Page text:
Oil Wobbles After IEA Lifts 2022 Demand Outlook, USD Slips

Liubov Georges
By  Liubov Georges , DTN Energy Reporter

WASHINGTON (DTN) -- In early trading Wednesday, ULSD futures accelerated a sell-off on concern higher interest rates would push the U.S. economy into recession, while West Texas Intermediate on the New York Mercantile Exchange and Brent crude on the Intercontinental Exchange softened in pre-inventory trade after the International Energy Agency raised its global demand outlook for the remainder of the year, citing soaring oil use for power generation and gas-to-oil switching across large economies in Asia and the European Union.

In its closely watched monthly Oil Market Report released Wednesday morning, IEA raised its global demand forecast by 380,000 barrels per day (bpd) this year for annualized growth of 2.1 million bpd. World oil demand is now seen at 99.7 million bpd in 2022 and 101.8 million bpd in 2023.

"With several regions experiencing blazing heatwaves, the latest data confirm increased oil burn in power generation, especially in Europe and Asia. Fuel switching is also taking place in European industry, including refining," said IEA.

Relative gains in global oil demand come despite weakness in other areas of the global economy and sharp slowdown in China's fuel consumption where COVID-19 restrictions shaved 400,000 bpd from oil demand this year and 300,000 bpd in 2023. China's oil consumption is still seen recovering to a pre-pandemic high of 16 million bpd next year.

At the same time, the agency estimates Russian oil exports fell by 115,000 bpd in July to 7.4 million bpd and from about 8 million bpd at the start of the year. Russian crude and oil product flows to the United States, United Kingdom, EU, Japan, and Korea have slumped by nearly 2.2 million bpd since the outbreak of the war, two-thirds of which have been rerouted to other markets, notably Asia. Lower exports to G7 economies come ahead of an expected price cap agreement on Russian seaborne crude and petroleum products exports that could further slash Russian oil volumes on the global market.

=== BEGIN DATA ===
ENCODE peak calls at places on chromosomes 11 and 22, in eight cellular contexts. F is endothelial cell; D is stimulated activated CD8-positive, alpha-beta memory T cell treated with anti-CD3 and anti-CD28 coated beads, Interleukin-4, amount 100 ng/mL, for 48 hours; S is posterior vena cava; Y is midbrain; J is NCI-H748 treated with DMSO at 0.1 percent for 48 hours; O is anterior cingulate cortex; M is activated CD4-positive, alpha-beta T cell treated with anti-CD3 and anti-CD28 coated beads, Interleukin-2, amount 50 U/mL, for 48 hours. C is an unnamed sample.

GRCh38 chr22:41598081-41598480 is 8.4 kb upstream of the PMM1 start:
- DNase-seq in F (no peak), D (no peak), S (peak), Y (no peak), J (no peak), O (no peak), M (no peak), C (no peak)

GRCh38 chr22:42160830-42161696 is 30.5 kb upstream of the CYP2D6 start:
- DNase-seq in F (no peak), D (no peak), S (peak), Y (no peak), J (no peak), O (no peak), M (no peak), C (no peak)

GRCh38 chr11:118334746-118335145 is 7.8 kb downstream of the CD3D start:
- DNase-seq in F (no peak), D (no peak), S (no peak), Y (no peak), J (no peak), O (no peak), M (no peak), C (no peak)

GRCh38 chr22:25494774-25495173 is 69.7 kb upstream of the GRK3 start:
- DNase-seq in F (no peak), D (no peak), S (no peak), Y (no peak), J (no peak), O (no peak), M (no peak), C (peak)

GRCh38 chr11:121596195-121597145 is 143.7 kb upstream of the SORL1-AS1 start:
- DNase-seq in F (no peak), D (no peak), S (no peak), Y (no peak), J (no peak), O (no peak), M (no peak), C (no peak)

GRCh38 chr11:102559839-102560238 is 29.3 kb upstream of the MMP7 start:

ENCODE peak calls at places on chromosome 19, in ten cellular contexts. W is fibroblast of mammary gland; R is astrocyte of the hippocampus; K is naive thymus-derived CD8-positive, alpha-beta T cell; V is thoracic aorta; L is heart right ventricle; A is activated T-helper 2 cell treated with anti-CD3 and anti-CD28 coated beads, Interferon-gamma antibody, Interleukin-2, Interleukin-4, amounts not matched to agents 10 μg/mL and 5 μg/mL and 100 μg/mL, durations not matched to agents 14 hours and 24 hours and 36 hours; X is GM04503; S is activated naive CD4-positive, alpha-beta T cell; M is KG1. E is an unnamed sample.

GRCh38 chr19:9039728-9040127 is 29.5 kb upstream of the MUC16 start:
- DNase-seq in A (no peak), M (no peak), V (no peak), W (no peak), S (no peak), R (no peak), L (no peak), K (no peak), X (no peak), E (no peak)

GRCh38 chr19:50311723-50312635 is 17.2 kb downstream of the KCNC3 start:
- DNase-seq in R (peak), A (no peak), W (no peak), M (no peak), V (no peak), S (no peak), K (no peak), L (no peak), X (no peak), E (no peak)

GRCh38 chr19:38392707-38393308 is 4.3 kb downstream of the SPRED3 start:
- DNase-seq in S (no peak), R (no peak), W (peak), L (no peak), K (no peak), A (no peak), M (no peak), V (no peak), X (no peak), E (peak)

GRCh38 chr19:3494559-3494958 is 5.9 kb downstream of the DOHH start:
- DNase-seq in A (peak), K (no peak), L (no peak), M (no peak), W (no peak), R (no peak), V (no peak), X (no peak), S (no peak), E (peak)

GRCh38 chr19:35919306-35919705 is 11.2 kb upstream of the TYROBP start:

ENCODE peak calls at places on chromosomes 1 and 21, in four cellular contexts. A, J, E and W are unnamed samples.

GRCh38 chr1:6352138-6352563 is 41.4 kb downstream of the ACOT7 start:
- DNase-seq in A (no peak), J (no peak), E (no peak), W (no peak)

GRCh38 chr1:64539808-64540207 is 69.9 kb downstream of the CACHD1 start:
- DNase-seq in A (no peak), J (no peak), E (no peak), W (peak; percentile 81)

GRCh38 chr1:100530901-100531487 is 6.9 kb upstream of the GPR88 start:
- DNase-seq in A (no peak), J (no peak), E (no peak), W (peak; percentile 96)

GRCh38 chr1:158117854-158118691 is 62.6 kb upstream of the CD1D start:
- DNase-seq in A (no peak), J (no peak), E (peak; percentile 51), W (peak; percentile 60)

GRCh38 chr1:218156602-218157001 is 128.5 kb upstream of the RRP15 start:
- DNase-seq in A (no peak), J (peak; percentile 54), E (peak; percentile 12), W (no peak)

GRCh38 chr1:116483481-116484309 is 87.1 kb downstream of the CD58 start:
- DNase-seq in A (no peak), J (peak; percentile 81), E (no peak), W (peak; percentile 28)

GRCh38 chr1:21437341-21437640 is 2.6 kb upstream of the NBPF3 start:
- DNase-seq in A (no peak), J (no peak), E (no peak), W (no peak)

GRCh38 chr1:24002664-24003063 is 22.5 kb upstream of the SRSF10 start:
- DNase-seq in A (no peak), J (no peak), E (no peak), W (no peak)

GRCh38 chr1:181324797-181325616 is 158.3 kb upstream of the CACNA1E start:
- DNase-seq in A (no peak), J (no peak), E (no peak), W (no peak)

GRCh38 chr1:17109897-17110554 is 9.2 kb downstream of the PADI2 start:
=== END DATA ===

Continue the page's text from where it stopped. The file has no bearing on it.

On the supply side, IEA estimates worldwide oil output reached post-pandemic high of 100.5 million bpd in July as maintenance ended in the North Sea, Canada and Kazakhstan. OPEC+ ramped up total oil production by 530,000 bpd in line with higher targets and non-OPEC+ rose by 870,000 bpd. World oil supply is set to rise by a further 1 million bpd by year-end. In its report, IEA revised its forecast for Russian oil output but have lowered the outlook for North America.

Further weighing on the complex, the American Petroleum Institute reported on Tuesday commercial crude oil inventories in the United States surged 6.035 million barrels (bbl) for the week ended Sept. 9, six times estimates for a 1-million-bbl build. Stocks at the Cushing, Oklahoma, tank farm, the delivery point for WTI futures, also added 101,000 bbl. API reported distillate inventories increased 1.75 million bbl in the week ended Sept. 9, well above calls for an increase of 100,000 bbl. Gasoline stocks, meanwhile, tumbled 3.23 million bbl in the week profiled, more than five times estimates for a 600,000 bbl decrease.

In broader markets, equity futures were mostly unchanged as the U.S. dollar slipped after Tuesday's rebound following a hotter-than-expected inflation report, showing core consumer prices in August pushed higher. Americans are now paying more for almost everything and falling gasoline prices alone cannot ease the pressure from rising costs for clothes, rents and medical services.

"Core inflation is higher this month than for the quarter, higher this quarter than last quarter, higher this half of the year than the previous one, and higher last year than the previous one," tweeted former U.S. Treasury Secretary Lawrence Summers, an outspoken critic of how the Federal Reserve has handled inflation.

The acceleration in inflation strengthens the case for the Federal Reserve to lift the federal funds rate by at least 75 basis points at next week's meeting and raises the prospect of hefty increases continuing in coming months. Fed officials had suggested they were prepared to make their third consecutive 75 basis point increase at the Sept. 20-21 Federal Open Market Committee meeting even if inflation had cooled in August, as many economists had anticipated.

The risk higher interest rates could tip the U.S. economy into recession pressured ULSD futures, which correlates closely with the economy's performance. NYMEX October ULSD futures plummeted 15.83 cents to $3.3848 gallon. Meanwhile, the prospect of a national rail strike that could upend ethanol deliveries underpinned strength in the gasoline contract, with NYMEX October RBOB futures adding 1.56 cents in early trading to $2.4964 gallon. NYMEX WTI for October delivery was flat near $87.35 bbl, and Brent crude on ICE traded little changed near $93.20 bbl.

Liubov Georges can be reached at liubov.georges@dtn.com

Liubov Georges